People have also said if this is such a great idea why have you not done it before and again I say that we have been lobbying our Party that when they take power we must be allowed to run our own affairs and true to their word the freedoms granted by the new government now present us with an opportunity to re-design the way services are provided and tailor them to the needs of our communities rather than a centralised version of what they thing our communities are and need, not to mention the whole scale dismantling of the strangle hold of requirements and reporting back to central government that was the hallmark of the Labour government, centralised control that Stalin would have been proud of!

So if the New Strategic Direction is not what the press are saying it is what is it well its a two year programme starting now (September 2010), and with the new strategic council up and running in 2012.

 It’s a programme to reduce as far as possible the Council’s role as a direct provider of services. The aim is to move service delivery outside the council, by doing that we can cut out layers of organisational bureaucracy, leaving a cheaper, more flexible and efficient core, and feeding money much more effectively to the services people need.

It’s not about handing over all services delivery to the private sector, but about talking to individual communities to find out what they need, and then helping them find the best way of delivering.

It’s about help communities become more self-reliant on present trends, demand for our services continues to grow.  By helping to build each community’s capacity to support itself, we can help our towns and villages become stronger and more self-reliant, and create a culture in which people feel more willing and able to take control of their lives and help those around them.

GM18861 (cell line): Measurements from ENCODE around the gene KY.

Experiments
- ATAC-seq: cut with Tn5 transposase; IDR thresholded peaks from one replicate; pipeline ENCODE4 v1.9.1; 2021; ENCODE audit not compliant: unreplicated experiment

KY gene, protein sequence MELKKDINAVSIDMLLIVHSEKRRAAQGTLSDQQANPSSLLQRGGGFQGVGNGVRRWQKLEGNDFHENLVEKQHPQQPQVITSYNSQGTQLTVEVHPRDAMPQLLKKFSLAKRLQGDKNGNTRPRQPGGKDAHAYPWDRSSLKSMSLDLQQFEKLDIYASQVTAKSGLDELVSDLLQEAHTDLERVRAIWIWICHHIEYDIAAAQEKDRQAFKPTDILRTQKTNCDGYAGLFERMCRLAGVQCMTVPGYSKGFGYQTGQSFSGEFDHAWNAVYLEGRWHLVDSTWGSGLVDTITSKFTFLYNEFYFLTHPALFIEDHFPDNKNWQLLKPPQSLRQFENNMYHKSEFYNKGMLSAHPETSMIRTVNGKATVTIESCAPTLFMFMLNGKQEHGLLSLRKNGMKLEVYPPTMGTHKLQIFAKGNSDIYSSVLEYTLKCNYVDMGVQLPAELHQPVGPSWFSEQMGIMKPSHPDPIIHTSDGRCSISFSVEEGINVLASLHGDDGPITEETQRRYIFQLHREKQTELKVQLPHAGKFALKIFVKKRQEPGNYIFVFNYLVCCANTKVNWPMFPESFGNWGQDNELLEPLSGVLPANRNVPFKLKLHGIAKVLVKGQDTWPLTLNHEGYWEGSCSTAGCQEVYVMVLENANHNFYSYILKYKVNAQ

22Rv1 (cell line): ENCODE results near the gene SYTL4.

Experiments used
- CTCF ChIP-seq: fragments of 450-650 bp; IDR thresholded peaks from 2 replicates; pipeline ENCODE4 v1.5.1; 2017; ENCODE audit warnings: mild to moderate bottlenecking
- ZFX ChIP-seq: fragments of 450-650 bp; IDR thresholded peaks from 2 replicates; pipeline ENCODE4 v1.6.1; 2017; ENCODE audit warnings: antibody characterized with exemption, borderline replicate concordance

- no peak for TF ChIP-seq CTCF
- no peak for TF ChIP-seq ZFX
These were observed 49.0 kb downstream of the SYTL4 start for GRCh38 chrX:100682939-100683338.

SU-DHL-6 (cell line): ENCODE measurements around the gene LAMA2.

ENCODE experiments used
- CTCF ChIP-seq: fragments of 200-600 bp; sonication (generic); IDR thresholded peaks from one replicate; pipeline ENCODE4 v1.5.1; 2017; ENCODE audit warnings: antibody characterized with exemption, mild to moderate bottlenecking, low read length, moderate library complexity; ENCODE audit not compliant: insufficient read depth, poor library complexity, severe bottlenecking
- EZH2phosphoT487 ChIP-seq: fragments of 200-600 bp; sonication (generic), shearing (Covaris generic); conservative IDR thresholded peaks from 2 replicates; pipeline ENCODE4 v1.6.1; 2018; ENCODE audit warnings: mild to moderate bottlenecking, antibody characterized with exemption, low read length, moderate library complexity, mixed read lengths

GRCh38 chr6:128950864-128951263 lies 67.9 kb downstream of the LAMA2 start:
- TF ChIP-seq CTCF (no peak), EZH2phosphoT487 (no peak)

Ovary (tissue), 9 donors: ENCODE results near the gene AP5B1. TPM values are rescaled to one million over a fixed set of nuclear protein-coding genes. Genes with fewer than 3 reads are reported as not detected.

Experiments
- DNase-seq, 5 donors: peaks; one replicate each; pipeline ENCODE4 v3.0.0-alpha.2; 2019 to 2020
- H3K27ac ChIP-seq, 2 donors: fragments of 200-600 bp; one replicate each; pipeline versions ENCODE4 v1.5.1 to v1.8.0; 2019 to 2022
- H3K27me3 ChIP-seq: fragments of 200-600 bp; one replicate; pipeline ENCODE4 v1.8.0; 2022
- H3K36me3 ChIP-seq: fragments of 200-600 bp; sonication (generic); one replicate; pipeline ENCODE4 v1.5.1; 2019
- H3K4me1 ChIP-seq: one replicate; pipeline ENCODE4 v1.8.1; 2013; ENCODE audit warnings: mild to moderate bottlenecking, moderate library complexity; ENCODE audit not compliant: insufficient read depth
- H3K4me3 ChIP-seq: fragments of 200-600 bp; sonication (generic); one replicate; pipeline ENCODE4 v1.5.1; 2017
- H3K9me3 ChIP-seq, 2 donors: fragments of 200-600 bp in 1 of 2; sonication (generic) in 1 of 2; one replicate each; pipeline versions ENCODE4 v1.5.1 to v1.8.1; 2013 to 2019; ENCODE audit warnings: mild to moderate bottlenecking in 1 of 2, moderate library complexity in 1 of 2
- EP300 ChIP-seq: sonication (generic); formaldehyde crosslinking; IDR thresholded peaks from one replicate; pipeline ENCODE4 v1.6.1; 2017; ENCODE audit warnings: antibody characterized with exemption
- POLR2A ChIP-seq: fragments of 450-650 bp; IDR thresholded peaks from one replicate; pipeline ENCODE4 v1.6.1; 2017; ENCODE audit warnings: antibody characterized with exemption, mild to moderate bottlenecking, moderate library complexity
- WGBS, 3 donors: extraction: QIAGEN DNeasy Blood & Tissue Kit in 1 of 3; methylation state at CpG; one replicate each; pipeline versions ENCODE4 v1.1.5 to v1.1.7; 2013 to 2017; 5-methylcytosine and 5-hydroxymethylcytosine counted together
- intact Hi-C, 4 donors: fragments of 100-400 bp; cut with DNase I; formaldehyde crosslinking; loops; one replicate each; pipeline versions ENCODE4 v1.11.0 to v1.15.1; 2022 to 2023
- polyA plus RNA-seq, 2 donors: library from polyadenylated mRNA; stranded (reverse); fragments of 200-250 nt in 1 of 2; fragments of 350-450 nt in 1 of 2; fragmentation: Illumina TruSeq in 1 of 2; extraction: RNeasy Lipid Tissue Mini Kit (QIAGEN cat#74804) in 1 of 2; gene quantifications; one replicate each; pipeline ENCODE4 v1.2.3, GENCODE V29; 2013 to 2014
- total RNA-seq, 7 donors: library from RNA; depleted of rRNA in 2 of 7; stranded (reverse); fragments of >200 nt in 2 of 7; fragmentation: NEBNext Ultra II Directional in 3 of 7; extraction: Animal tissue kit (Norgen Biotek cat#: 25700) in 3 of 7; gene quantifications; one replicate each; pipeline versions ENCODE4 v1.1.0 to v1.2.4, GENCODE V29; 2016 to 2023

Something that has been entirely missed by the press is that it’s also about supporting and strengthens local democracy and the role of councillors, both at the heart of the council and as advocates for their divisions, this bit has not been reported at all!

We want to encourage people to become more involved, take on responsibility for what happens in their area.  We want to build the Big Society in Suffolk.

So in this Suffolk Big Society who will provide services, Services could be provided by existing staff running the service as a self-sustaining social enterprise or co-operative or other existing social enterprises can take on services or private companies may be contracted to provided some services or charities are ready and willing to take on a greater role and or local community groups, town and parish councils, or individuals, can do work that was previously done by the council, depending on the size and scale of the job

There are no hard and fast rules about how a service should be run and I for one certainly believe that the County Council doesn’t know best.  The NSD is all about giving more power to local communities, allowing them to decide for themselves what services they need and, with the help of the local councillor, find the best method of providing it. 

So that’s the aims but what about the nitty gritty stuff, as part of this process, there may be occasions where a private company is the right choice for a particular service. Equally if we have a statutory duty to provide the service, or indeed, if it is one that is considered ‘essential’, then I believe the Council must and will put in place strong mechanisms to ensure standards of delivery are maintained.

But there may well be some services the county provides where, for whatever reason, a statutory service cannot be provided satisfactorily. In this case it seems to me one of the roles of the strategic council will be to act as a guarantor, and ensure it is provided, while working to develop a market in that area, or encourage suitable providers to come forward.  So the principle of what we want to do still stands and we would continue to look for an external solution.

But we must not be afraid to say that in cases where there is no statutory need, and no-one in the community is willing to provide it, it may well be that the service stops, and as I reflect on a really interesting couple of days, if you think of democracy and ‘for the people by the people’ maybe just maybe that is the right litmus test for what services to cut as we deal with a new era in Local government as we change from being managers of a centralised state to truly working to reflect the needs of our communities albeit with a lots less money.

The spot light has been turned on Suffolk probably because we seem to be amongst the first to take the Big Society and interpret it for local government, what gives me a chuckle is that we launched this in September 2009 and now its news!